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    I was told that a flex agent adatrive would prevent that. I have taken off a panel, and we twisted it. No paint cracked. That was on a thin peice used on my buddies sand rail. I was impressed.............Were would i get gel coat, and would it be sprayed on or what?????

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    Wet
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    Quote Originally Posted by Beer:30 View Post
    Why would you put auto paint on fiberglass/wood? A composite vessel expands and contracts - as well as - moves about during rough water travel. GEL coat moves WITH the base material and doesn't crack unless there is damage underneath (spider cracks).

    Auto paint is very hard and is more apt to be on METAL that expands/contracts much less and where panels can move about the frame without bothering each other. The LONG sides of the boat are going to move around quite a bit (twisting and bowing front-to-rear) and the paint WILL crack.

    Ever notice that ALL fiberglass products (even automotive pieces) come GEL coated???

    I can see painting urethane clear onto gel to give it a "quick" gloss, but it is going to crack and chip after it is fully cured and has a year or two of expansion/contraction and rough water use.

    I grew up working in body shops and watched it happen several times. People insisted on painting to freshen the boat CHEAPLY, but ended up with a disaster after a few years.

    If it's a trailer-queen that only races every now and then and is not used for family (every weekend) use, you MIGHT get a few more years out of it.

    Basically, if you took a fender off of your car/truck and twisted it the same amount that a boat will - the paint will crack and look like hell.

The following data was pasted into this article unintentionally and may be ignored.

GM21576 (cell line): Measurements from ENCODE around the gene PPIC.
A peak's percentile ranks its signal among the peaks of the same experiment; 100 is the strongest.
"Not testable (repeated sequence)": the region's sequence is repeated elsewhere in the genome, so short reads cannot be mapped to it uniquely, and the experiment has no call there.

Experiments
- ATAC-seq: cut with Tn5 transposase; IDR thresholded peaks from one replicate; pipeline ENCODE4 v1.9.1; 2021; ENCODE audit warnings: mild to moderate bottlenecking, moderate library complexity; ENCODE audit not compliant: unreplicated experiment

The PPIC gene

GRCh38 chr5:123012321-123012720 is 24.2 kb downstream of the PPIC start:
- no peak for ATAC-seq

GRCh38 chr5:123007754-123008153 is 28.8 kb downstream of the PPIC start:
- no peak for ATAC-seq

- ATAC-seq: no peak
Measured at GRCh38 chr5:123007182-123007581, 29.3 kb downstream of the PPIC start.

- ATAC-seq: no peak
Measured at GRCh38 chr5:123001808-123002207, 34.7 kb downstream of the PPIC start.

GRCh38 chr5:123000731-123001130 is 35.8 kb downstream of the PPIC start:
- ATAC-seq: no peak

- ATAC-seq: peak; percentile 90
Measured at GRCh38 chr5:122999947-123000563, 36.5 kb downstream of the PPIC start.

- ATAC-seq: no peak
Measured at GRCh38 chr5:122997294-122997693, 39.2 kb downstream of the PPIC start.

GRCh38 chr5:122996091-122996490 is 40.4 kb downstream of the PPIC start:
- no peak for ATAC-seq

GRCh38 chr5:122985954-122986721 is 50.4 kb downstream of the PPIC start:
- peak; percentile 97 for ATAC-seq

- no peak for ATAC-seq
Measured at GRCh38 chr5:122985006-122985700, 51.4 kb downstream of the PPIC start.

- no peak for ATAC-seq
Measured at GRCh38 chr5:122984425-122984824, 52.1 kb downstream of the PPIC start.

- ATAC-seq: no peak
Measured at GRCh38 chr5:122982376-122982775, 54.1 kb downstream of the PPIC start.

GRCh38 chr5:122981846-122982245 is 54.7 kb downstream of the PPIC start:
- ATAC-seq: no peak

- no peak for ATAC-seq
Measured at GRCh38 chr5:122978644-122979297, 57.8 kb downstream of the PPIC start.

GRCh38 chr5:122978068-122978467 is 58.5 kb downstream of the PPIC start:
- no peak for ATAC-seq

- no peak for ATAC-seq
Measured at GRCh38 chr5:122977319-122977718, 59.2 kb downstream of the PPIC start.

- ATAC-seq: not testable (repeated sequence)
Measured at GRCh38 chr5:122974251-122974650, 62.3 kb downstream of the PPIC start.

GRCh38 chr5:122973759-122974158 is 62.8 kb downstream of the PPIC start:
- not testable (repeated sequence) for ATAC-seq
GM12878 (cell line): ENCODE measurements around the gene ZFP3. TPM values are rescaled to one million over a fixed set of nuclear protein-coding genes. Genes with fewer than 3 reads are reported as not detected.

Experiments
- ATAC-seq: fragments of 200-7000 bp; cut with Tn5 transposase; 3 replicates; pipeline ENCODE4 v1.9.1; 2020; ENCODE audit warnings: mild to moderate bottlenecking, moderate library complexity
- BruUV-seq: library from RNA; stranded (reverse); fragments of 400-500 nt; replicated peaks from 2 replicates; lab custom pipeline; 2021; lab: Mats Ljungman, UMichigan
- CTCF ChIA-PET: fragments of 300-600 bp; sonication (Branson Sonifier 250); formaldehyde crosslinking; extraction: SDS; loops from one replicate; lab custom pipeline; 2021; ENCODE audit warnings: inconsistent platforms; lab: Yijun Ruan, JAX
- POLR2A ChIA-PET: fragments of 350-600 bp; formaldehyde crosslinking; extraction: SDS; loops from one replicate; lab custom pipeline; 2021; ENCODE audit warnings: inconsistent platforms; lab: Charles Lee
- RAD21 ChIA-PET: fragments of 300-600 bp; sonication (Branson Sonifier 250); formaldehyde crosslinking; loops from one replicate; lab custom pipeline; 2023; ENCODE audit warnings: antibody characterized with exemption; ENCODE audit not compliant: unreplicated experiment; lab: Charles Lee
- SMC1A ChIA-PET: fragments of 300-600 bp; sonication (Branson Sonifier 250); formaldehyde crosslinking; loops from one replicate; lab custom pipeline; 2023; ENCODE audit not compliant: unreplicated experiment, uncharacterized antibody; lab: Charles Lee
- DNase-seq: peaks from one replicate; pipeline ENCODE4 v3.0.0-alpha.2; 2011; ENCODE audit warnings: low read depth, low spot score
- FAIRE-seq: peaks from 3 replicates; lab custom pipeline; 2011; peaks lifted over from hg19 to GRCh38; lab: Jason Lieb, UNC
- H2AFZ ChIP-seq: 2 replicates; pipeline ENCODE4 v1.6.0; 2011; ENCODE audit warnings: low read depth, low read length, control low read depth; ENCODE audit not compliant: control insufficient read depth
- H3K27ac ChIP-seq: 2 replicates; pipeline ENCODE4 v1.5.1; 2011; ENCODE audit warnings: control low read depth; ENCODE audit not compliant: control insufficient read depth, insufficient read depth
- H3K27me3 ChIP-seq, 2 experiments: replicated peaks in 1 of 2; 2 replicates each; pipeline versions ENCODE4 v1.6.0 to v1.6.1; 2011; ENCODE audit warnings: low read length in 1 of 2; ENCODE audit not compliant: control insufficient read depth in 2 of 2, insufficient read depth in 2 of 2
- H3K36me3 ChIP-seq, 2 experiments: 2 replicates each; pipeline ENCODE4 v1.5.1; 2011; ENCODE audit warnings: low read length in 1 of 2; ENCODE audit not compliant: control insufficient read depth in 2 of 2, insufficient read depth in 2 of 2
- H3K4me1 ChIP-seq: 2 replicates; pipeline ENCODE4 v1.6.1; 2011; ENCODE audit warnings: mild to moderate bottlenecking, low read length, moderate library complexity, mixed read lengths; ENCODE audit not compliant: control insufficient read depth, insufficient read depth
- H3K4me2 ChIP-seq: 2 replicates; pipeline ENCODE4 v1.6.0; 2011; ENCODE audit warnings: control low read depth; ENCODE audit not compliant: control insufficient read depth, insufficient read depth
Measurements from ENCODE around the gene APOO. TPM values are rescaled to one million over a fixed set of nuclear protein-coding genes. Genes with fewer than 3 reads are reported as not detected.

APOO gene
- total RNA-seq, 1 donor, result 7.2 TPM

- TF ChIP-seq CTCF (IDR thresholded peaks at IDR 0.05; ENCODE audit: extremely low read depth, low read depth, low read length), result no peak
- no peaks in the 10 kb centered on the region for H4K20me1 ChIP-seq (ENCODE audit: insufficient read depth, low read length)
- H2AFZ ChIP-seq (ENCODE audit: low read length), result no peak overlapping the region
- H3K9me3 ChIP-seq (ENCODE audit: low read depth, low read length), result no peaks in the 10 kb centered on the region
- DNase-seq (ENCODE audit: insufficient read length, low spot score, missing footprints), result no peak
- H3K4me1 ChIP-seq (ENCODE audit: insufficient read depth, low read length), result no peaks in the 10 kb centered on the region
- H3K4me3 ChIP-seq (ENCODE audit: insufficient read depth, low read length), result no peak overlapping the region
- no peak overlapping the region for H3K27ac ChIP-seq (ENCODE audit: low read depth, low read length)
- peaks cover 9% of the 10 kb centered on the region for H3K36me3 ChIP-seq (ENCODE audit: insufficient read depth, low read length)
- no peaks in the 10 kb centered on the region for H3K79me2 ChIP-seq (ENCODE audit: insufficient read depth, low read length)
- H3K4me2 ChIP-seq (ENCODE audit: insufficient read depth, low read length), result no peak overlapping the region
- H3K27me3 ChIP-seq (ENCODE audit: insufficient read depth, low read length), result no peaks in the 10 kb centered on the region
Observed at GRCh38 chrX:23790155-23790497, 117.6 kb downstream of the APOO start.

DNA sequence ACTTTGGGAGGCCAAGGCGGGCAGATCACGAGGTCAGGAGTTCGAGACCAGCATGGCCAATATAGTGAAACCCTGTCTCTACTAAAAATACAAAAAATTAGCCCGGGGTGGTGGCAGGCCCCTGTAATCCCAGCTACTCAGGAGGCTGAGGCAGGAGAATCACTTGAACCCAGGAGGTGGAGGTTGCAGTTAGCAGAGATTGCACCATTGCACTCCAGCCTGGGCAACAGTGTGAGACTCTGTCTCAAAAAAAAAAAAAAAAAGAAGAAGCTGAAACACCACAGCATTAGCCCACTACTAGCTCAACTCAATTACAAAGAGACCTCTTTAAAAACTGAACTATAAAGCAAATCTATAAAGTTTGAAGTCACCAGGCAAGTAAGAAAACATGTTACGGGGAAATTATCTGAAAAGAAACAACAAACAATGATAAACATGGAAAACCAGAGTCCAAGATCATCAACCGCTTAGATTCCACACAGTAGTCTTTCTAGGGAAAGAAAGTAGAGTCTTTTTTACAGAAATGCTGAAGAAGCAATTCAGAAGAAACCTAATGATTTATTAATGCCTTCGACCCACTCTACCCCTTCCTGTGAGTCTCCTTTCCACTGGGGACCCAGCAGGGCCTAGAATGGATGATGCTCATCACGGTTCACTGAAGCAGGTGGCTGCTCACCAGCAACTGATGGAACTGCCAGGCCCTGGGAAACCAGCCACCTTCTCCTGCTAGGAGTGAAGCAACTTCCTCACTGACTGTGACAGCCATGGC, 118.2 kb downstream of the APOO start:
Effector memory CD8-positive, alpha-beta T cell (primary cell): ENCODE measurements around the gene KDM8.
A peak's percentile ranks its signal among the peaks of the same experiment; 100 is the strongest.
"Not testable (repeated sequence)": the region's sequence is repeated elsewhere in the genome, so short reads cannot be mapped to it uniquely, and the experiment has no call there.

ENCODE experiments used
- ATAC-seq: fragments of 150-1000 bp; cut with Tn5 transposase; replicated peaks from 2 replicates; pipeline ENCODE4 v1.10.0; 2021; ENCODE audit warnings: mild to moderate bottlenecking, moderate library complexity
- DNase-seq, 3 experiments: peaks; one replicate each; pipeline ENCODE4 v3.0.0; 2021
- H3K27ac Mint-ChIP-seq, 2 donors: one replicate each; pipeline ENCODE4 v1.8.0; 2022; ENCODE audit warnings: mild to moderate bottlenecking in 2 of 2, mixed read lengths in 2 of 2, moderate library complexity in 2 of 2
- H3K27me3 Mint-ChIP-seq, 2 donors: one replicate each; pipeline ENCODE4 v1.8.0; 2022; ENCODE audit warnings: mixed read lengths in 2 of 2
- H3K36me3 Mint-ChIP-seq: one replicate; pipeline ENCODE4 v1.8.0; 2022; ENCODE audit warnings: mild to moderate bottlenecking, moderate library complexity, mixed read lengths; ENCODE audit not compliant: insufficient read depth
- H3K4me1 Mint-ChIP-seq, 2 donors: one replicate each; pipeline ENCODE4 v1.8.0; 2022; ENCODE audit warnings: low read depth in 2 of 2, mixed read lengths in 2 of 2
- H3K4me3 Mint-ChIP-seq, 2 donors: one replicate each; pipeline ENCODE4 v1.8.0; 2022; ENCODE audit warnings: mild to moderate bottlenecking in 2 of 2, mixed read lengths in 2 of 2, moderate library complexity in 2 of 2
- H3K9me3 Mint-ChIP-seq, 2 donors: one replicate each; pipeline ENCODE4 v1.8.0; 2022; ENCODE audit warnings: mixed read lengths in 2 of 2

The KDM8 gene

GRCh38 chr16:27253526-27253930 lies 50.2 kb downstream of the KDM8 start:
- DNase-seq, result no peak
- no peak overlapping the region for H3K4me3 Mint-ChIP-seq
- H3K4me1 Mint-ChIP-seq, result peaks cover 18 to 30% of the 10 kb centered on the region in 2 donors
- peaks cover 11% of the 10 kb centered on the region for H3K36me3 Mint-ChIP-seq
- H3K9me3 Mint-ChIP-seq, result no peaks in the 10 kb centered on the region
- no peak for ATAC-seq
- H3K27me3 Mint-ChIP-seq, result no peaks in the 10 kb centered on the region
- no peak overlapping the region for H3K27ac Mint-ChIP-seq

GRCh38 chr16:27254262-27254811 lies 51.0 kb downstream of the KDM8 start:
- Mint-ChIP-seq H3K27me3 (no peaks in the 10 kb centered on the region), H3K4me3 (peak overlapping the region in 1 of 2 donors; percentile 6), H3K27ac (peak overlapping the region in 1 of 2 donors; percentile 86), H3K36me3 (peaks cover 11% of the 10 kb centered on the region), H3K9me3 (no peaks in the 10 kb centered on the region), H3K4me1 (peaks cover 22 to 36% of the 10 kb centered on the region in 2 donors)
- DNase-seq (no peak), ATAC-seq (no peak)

I couldn't disagree with this more. Quality Urethane paints are far superior to whatever it is you've grown up around.

    Why would you put auto paint on fiberglass/wood? A composite vessel expands and contracts - as well as - moves about during rough water travel. GEL coat moves WITH the base material and doesn't crack unless there is damage underneath (spider cracks).

    Because when prepared properly, you can. Metals expand and contract with temperature changes, including the metal on the exterior of a car, as does the paint.



    Auto paint is very hard and is more apt to be on METAL that expands/contracts much less and where panels can move about the frame without bothering each other. The LONG sides of the boat are going to move around quite a bit (twisting and bowing front-to-rear) and the paint WILL crack.

    Paint is not hard. I don't know what you're using, but if you step up to quality urethane paint, (not cheap shit enamel) it's not hard. It's VERY durable and flexible. Paint does not know if it's on a car, a boat, top, bottom, or sides. The long side of the boat means squat.


    Ever notice that ALL fiberglass products (even automotive pieces) come GEL coated???

    Gel coat, release agent, molds. That's why.


    I can see painting urethane clear onto gel to give it a "quick" gloss, but it is going to crack and chip after it is fully cured and has a year or two of expansion/contraction and rough water use.

    Really? I abuse the crap out of mine, simply to put it to the test. The only dings come from rocks hitting the sponsons off of the truck tires while towing. A simple buff takes care of any scratches.



    I grew up working in body shops and watched it happen several times. People insisted on painting to freshen the boat CHEAPLY, but ended up with a disaster after a few years.


    Find a better body shop and use quality material. Cheap is cheap for a reason.



    Basically, if you took a fender off of your car/truck and twisted it the same amount that a boat will - the paint will crack and look like hell.

    How much twist do you think a boat has? You think a boat has flex? Have you ever seen the body on a top fueler? That paint seems to hold up exceptionally well, and that's some thin shit, and long.

    Sounds like you had bad experiences with paint.